[12] See, for example, Statement of Russia, CCW Amended Protocol II Tenth Annual Conference of States Parties, Geneva, 12 November 2008.

[13] In 2004, Russia said that it had spent or planned to spend RUB3.33 billion (US$115.62 million) on research, development, and production of new engineer munitions, including alternatives to antipersonnel mines. Statement by Sergei Ivanov, Minister of Defense, parliamentary hearings on ratification of Amended Protocol II, 23 November 2004. Average exchange rate for 2004: RUB1=US$0.03472. Oanda.

[14] Roman Kretsul and Anna Cherepanova, “Fire and ‘Tick’: Russia tested a new system of minefields,” Izvestia, 6 September 2021.

[15] In 2015, the POM-3 mine’s design engineers claimed that the seismically-activated POM-3 would be able to distinguish between combatants and civilians as it is activated by a sensor that detects the footfall of an individual, characterizes it against known signatures, and fires its warhead into the air. Directors Igor Smirnov and Mikhail Zhukov of the Scientific Research Institute of Engineering’s Department of Munitions, Mining, and Demining, interviewed on Zvezda TV, 20 November 2015, cited in “Russia Develops Landmine With ‘Electronic Brain’,” Defense World, 20 November 2015. See also, “Perspective Anti-Personnel Mine POM-3 ‘Medallion’,” Military Review, 30 November 2015.

[16] Landmine delivery systems Zemledeliye and UMZ-K Klesh-G, as well as antivehicle mine PTKM-1R. See, Lee, Rob (RALee85), “UMZ-K Klesh-G and Zemledeliye minelayers at the Mulino training area.” 31 July 2021, 21:53 UTC. Tweet. See also, Roman Kretsul and Anna Cherepanova “Fire and ‘Tick’: Russia tested a new system of minefields,” Izvestia, 6 September 2021.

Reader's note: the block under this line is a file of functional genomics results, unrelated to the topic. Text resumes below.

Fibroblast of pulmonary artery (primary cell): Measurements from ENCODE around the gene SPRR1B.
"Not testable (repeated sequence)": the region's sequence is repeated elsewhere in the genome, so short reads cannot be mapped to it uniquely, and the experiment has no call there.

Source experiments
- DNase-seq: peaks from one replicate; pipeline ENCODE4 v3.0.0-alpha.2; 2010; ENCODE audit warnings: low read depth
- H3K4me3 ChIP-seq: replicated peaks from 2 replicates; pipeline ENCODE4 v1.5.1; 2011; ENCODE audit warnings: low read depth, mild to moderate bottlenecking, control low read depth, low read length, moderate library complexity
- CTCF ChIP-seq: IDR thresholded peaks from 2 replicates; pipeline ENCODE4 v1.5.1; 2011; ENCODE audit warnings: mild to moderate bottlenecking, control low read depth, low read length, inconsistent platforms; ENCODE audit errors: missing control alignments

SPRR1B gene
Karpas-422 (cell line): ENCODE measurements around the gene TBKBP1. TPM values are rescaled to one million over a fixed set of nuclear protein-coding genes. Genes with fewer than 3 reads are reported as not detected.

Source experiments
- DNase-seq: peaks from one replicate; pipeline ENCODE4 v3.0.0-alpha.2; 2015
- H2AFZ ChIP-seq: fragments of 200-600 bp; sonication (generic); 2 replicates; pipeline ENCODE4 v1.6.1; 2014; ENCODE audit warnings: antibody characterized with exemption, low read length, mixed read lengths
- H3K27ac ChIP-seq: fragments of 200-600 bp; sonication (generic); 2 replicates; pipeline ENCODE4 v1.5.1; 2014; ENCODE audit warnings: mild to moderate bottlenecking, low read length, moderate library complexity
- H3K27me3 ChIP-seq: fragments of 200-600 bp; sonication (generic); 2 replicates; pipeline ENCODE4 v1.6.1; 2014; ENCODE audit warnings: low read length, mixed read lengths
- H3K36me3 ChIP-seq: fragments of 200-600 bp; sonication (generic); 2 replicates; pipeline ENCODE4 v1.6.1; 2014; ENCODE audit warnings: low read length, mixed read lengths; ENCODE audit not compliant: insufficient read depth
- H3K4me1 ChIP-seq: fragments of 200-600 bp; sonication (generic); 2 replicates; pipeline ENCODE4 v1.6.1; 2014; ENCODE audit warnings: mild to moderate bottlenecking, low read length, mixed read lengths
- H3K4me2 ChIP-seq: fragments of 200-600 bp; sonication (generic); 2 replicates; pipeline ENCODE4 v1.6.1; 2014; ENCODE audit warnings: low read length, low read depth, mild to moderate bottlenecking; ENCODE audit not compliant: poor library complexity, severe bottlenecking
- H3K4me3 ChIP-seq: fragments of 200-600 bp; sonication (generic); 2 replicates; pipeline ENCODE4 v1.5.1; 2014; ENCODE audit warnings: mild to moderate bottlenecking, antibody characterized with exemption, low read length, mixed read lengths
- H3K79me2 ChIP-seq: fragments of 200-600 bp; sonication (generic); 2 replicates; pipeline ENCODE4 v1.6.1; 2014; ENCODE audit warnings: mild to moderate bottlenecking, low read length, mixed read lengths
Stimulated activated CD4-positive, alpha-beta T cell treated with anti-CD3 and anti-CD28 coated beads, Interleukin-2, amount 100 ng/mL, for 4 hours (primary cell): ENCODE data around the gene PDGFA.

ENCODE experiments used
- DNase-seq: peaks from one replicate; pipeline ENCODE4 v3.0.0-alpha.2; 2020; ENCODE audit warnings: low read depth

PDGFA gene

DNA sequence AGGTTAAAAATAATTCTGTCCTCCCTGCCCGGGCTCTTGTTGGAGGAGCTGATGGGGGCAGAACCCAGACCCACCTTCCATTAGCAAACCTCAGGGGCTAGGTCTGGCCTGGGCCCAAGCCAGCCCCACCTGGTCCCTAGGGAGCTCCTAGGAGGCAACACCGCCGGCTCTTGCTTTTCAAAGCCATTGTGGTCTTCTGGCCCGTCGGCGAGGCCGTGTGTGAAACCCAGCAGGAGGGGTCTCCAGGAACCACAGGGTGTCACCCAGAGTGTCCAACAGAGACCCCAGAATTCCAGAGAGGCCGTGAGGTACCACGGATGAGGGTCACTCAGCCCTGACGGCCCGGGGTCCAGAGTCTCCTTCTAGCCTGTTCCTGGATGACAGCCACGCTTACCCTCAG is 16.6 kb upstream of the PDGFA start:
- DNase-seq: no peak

[17] Monitor interview with Ministry of Foreign Affairs official, Moscow, June 2009.

[18] Countries in which Soviet/Russian antipersonnel mines have been found: Afghanistan, Angola, Azerbaijan, Cambodia, Cuba, Cyprus, Ecuador, Egypt, Eritrea, Ethiopia, Georgia, Honduras, Iraq, Lao PDR, Lebanon, Libya, Mozambique, Namibia, Nicaragua, Rwanda, Somalia, Sudan, Syria, Tajikistan, Thailand, Ukraine, Vietnam, Yemen, Zambia, and Zimbabwe.

[19] Since 2012, the Syrian Army has used landmines of Soviet/Russian origin, including PMN-2 and PMN-4 antipersonnel mines, and TMN-46 and TM-62 antivehicle mines, along its borders with Lebanon and Turkey. HRW, “Syria: Army Planting Banned Landmines: Witnesses Describe Troops Placing Mines Near Turkey, Lebanon Borders,” 13 March 2012.

[20] Since 2014, antipersonnel mines produced in Russia but never stockpiled in Ukraine have been spotted in visual media reports and reported as being seized by Ukrainian authorities. For example, in a video produced by a pro-rebel media source in July 2014, combatants associated with the Russian-supported Zarya Battalion were shown emplacing a PMN-4 antipersonnel mine, in conjunction with emplacing TM-62M antivehicle mines at an unknown location in eastern Ukraine. This type of mine has never been declared to be stockpiled by Ukraine and was only first publicly displayed by Russia in 1993. See, “Life of Zarya battalion,”, July 2014; and “Anti-personnel mine PMN-4,” Saper, undated.

[21] Antipersonnel mines: MON-50, MON-90, OZM-72, POM-2, POM-2R, and PMN-2; Antivehicle mines: TM-62M and TM-83. See, Berkowitz, Oded (Oded121351), “#Libya-#GNU photos of ERW (~ 9 tons) from the #Tripoli campaign that were recently removed from the south of the city. Note the North Korean PG-7 shells (F-7 HE) and extensive mint condition mines used by #Russia|n PMC, including MON-50, MON-90, PMN-2 & OZM-72 with older PRB M3.” 5 September 2021, 09:54 UTC. Tweet.

[23] Statement by Sergei Ivanov, Parliamentary Hearings on Ratification of CCW Amended Protocol II, 23 November 2004. Ivanov said that in 2000, Russia stockpiled 46 million antipersonnel landmines, but had since destroyed or disposed of around 19.5 million of them.

[24] Statement of Russia, Mine Ban Treaty Tenth Meeting of States Parties, Geneva, 2 December 2010. Notes by ICBL.

[25] Russia CCW Amended Protocol II Article 13 Report, Form B, 1 March 2011.

[26] In each of its Mine Ban Treaty Article 7 reports since 2003, Tajikistan has reported that intergovernmental talks are “currently underway” to clarify and complete data collection regarding these Russian mines.